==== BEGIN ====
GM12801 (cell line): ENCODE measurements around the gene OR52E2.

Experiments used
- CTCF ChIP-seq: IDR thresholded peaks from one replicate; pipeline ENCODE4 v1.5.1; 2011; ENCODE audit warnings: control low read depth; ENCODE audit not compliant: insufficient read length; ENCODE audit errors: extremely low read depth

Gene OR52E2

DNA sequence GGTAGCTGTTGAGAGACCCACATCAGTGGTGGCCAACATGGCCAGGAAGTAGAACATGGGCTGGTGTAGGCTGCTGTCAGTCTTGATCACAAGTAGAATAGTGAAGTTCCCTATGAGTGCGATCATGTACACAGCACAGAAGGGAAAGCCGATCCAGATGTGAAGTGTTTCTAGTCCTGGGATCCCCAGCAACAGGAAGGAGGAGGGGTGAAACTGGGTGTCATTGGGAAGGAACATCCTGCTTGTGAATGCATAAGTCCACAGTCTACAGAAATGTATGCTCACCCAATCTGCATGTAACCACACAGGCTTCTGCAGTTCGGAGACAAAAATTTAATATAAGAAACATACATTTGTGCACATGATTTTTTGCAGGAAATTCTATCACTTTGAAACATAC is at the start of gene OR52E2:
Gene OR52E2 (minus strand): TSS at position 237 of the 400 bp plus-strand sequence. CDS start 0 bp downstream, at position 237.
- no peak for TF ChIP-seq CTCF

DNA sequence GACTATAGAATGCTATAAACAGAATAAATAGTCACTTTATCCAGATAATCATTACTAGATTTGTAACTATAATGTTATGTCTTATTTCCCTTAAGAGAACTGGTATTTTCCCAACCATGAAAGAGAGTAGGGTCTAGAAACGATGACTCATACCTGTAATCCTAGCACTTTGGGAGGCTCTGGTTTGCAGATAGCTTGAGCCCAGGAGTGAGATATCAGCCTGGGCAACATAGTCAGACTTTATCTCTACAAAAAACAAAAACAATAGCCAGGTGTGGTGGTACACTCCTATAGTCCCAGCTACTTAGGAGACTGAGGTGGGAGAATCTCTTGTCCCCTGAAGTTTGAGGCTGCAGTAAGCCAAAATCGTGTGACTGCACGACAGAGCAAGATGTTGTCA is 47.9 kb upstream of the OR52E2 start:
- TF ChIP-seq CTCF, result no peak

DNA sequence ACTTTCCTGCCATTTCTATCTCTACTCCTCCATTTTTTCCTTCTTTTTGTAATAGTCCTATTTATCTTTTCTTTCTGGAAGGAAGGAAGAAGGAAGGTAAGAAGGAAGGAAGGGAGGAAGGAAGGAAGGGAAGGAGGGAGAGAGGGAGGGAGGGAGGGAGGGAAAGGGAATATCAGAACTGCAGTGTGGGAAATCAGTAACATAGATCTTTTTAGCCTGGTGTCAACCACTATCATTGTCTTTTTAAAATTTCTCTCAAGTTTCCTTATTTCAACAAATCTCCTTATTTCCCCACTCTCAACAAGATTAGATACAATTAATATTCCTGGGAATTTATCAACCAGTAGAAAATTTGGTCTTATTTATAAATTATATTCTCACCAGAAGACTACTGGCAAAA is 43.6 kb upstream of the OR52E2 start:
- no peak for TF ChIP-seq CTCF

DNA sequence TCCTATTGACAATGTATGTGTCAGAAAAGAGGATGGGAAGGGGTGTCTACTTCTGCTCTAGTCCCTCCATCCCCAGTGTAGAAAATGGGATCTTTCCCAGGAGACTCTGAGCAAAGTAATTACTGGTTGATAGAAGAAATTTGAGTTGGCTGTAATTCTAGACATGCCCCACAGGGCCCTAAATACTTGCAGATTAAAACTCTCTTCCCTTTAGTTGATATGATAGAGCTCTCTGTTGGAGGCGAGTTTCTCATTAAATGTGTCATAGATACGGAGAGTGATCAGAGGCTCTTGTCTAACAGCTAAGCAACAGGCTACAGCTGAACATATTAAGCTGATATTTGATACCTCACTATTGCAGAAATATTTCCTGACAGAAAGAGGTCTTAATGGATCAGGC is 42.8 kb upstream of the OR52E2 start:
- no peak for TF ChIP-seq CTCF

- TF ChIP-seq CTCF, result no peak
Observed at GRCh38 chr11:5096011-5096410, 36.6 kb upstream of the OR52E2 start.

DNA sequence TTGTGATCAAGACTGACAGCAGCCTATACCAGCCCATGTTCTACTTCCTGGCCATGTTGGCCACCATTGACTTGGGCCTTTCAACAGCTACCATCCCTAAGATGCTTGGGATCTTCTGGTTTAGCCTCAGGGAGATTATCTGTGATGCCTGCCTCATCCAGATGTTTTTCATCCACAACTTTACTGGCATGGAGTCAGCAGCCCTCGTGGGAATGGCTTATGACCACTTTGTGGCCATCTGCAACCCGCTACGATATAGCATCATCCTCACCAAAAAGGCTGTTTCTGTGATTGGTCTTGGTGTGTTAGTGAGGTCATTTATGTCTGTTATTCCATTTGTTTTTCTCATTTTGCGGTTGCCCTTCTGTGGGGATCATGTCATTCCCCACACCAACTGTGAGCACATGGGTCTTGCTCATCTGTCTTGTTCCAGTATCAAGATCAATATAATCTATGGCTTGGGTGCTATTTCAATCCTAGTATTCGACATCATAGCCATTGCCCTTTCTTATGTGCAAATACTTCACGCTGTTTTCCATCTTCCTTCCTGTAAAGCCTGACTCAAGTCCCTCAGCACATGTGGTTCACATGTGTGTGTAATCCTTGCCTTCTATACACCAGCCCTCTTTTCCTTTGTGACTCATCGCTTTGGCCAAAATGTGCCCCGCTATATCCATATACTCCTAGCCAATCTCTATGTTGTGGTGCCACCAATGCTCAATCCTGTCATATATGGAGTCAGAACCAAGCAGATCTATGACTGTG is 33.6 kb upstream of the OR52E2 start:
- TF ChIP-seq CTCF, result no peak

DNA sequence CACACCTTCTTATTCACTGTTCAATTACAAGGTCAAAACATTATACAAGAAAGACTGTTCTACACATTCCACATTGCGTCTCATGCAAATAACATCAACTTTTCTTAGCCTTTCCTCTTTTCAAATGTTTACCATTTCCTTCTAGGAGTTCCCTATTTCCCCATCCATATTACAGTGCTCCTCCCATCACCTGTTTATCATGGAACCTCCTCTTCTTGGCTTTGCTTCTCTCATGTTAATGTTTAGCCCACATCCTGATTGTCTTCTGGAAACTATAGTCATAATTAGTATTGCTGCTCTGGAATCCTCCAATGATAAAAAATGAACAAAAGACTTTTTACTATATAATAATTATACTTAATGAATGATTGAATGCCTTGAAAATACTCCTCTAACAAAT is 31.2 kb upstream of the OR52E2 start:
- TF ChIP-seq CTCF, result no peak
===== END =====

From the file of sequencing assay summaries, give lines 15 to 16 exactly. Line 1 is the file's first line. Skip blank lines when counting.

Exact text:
Observed at GRCh38 chr11:5096011-5096410, 36.6 kb upstream of the OR52E2 start.

DNA sequence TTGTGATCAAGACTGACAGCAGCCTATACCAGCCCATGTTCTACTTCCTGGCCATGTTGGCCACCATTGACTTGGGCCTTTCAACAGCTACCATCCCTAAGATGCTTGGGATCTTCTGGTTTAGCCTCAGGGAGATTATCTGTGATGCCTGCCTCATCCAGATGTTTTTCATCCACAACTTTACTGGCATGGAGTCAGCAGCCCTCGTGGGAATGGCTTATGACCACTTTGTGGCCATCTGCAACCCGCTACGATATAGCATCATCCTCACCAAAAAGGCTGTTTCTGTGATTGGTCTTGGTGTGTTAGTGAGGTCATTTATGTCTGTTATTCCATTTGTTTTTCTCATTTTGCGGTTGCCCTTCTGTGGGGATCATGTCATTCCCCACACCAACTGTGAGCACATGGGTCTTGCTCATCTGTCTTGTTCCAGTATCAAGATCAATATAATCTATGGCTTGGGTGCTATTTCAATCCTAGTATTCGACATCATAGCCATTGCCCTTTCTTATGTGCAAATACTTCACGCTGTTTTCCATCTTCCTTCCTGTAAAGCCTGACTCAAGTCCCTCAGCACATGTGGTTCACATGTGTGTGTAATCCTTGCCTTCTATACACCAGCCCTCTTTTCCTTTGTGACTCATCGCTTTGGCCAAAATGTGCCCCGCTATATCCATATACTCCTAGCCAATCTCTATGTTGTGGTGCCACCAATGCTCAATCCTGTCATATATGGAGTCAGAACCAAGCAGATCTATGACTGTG is 33.6 kb upstream of the OR52E2 start: